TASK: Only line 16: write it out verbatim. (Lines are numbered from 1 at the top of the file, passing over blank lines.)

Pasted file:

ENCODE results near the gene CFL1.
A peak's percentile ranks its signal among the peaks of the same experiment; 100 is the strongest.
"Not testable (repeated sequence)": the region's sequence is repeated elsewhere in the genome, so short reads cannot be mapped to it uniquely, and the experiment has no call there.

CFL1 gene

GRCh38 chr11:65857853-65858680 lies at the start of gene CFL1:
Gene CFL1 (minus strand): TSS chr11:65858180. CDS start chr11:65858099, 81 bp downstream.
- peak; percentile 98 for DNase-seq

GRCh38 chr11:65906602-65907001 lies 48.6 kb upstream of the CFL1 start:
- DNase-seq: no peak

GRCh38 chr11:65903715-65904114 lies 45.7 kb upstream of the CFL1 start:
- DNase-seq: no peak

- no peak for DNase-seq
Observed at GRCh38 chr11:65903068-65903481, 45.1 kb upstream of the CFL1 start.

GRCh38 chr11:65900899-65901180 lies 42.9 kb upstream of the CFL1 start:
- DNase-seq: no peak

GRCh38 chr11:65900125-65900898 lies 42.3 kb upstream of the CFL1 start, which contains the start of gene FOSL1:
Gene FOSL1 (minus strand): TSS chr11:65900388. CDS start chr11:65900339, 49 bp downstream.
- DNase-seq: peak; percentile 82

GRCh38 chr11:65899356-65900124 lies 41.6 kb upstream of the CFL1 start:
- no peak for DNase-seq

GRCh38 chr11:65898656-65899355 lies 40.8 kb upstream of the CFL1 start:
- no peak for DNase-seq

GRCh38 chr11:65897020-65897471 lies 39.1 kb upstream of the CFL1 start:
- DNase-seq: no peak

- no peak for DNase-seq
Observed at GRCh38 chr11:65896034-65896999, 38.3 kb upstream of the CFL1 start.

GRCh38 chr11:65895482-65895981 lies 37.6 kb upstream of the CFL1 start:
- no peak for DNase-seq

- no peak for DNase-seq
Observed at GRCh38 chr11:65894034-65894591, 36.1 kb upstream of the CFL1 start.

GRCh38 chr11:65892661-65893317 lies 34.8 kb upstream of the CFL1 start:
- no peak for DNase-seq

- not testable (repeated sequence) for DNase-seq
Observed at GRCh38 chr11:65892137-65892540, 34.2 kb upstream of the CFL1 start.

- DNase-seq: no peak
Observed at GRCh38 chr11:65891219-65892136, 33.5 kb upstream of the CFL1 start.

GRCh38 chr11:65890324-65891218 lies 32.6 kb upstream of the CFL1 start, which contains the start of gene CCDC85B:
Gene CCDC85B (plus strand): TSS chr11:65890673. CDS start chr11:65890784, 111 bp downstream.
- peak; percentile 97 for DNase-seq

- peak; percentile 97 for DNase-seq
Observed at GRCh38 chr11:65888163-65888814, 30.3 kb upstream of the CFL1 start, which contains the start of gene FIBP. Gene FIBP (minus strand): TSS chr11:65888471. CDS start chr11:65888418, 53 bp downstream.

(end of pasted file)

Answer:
GRCh38 chr11:65900125-65900898 lies 42.3 kb upstream of the CFL1 start, which contains the start of gene FOSL1: